Bisexual women may face a higher heart disease risk, new research suggests
Most people might not consider sexual orientation a risk factor for heart disease – but a recent study suggests that bisexual women may have worse cardiovascular health (CVH) than heterosexual women.
The researchers analyzed data from 12,180 people with an average age of 39.
Half of these people were women.
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The data were taken from the National Health and Nutrition Examination Survey (2007-2016), which is conducted by the Centers for Disease Control and Prevention (CDC).
Each person was assigned a CHV score from 0 to 100 (100 being the best) based on their dietary habits and physical exams.
Scores were based on the American Heart Association’s measure of ideal heart health in US adults.
A score below 50 indicates “poor” cardiovascular health, 50-79 is considered “moderate” and 80 or higher is considered “high,” according to the AHA website.
Pregnant women and individuals with a history of heart disease were excluded from the study.
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Because of “nicotine exposure and higher body mass index,” bisexual women were half as likely to have higher heart health scores than heterosexual women.
According to a press release from the Columbia School of Nursing, the researchers also cited several other factors, including extra stress, less sleep and an increased risk of diabetes in bisexual women.
In addition, bisexual men are twice as likely to have high blood pressure as heterosexual men.
An assistant professor at Columbia School of Nursing Dr. Billy Caceres led the study, which was published in JAMA Cardiology.
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Other participating researchers were from Colombia; University of California, San Francisco; and Boston University School of Medicine, among others.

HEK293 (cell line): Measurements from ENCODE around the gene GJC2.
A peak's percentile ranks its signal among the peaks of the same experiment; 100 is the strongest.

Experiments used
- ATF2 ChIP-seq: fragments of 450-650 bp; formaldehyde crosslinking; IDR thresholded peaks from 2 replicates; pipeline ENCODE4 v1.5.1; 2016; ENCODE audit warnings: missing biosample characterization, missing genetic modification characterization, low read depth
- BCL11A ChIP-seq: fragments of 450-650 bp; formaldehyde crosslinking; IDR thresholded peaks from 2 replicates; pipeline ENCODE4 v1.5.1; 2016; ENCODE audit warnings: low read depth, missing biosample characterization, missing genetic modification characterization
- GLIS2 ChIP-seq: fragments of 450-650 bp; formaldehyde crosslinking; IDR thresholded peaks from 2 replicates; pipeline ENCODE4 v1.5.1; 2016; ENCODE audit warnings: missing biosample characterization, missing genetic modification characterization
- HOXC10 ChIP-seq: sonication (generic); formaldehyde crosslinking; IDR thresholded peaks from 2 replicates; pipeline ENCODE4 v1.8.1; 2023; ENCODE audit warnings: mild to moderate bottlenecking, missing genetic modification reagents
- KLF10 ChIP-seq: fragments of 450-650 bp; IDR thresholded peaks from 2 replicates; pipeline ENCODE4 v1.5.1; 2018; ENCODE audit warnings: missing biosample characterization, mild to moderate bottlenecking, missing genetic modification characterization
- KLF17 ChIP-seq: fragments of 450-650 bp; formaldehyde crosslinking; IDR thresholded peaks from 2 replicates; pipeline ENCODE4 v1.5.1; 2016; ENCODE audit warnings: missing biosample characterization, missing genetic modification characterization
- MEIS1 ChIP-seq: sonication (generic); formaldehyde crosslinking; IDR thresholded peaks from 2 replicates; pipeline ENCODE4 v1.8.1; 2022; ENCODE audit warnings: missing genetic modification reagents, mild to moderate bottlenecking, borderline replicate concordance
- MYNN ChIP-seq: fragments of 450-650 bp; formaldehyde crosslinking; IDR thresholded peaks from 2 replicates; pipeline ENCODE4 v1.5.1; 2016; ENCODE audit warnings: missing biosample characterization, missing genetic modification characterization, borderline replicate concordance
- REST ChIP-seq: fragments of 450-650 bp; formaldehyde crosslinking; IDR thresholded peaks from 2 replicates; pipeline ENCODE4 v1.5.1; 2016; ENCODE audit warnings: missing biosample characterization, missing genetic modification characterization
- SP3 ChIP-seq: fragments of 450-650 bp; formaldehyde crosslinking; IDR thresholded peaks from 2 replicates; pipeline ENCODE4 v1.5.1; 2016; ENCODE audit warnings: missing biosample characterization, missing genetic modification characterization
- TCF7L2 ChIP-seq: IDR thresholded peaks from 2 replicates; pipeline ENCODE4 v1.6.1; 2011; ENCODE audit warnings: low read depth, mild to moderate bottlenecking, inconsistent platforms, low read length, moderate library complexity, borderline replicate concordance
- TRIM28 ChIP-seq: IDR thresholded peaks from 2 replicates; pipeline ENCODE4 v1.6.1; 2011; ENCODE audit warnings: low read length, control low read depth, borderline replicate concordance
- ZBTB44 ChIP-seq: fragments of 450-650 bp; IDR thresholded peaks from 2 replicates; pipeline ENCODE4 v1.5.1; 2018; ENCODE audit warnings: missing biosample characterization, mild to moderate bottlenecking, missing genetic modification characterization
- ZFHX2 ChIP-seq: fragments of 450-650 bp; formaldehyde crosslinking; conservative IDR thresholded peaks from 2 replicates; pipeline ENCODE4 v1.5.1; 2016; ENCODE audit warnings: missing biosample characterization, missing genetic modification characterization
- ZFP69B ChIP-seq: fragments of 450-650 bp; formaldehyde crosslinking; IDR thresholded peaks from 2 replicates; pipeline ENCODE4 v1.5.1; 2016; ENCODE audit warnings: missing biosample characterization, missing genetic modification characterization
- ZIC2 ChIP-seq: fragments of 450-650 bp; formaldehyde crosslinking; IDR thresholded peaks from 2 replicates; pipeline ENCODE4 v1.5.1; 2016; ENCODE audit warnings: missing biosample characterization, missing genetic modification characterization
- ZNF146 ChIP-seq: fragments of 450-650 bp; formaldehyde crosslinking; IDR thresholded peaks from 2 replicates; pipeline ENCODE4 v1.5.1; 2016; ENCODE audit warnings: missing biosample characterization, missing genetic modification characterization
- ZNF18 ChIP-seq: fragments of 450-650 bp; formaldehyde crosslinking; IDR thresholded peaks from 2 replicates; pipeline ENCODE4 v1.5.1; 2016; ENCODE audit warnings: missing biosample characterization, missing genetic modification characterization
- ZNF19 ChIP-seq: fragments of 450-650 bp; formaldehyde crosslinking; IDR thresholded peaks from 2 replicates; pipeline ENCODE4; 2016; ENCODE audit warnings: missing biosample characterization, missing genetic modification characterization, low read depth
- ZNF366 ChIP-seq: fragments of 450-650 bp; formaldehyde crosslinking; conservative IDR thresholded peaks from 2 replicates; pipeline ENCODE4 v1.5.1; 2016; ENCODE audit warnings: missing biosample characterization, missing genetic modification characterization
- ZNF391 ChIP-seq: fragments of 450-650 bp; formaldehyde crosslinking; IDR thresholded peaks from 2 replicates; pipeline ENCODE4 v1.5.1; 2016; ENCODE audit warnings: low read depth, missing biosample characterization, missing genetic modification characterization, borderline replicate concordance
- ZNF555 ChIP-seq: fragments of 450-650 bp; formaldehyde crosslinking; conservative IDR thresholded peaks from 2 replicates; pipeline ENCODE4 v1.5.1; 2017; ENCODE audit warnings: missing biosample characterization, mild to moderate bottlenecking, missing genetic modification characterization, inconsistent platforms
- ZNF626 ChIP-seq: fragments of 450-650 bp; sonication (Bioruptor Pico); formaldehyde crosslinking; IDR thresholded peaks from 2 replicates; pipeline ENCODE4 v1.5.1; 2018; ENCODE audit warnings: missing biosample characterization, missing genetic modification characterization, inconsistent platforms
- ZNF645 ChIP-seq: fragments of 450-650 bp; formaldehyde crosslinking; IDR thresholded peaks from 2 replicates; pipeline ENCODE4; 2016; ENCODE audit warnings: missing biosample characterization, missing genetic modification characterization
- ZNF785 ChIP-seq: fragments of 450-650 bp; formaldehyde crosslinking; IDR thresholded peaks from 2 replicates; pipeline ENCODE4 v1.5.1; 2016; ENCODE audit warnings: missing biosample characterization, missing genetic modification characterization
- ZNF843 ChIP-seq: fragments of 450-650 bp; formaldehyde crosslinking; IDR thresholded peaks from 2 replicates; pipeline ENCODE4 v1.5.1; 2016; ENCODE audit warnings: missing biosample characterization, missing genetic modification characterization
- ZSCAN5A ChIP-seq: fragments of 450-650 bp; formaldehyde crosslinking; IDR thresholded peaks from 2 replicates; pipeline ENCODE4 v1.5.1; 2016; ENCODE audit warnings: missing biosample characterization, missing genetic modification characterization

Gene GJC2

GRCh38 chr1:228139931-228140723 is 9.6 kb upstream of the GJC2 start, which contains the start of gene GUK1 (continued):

It was titled “Differences in Ideal Cardiovascular Health Between Sexual Minority and Heterosexual Adults.”
Fox News Digital reached out to the study authors for comment.
The study’s authors noted that more research is needed to determine other factors that influence cardiovascular health in bisexual women.
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Dr. Irvine, chief medical officer of clinical research and a physician at Memorial Care Medical Group in California. Dung Trinh, was not involved in the study. But he said he believes health care providers should consider the unique health needs of different sexual orientations when providing heart disease care.
Transsexual women were half as likely to have higher heart health scores than heterosexual women.
“Cardiovascular health care providers should ask open-ended questions about sexual orientation and gender identity during patient medical history intake to help identify any risk factors,” Dr. Trinh told Fox News Digital in an email.
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Dr. Trinh said the potential effects of “discrimination and stigma on the patient’s mental health and overall well-being” could increase the risk of cardiovascular disease in transgender women.
“Physicians should screen for mental health conditions, such as depression and anxiety, that can affect cardiovascular health, particularly among LGBTQ+ individuals who face higher rates of mental illness than the general population, ” he added.
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Dr. Many of the lifestyle factors that affect cardiovascular health — such as smoking status, alcohol consumption, dietary choices and exercise habits — vary depending on a person’s cultural background or sexual orientation, Trinh said. are
“It is important to educate patients about how their sexual orientation can affect their heart disease risk factors and about prevention strategies such as healthy eating habits, regular exercise, stress management techniques, and medications if necessary. It is important to emphasize compliance,” he said.
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In addition, physicians should provide appropriate referrals to community resources or support groups as needed, Dr.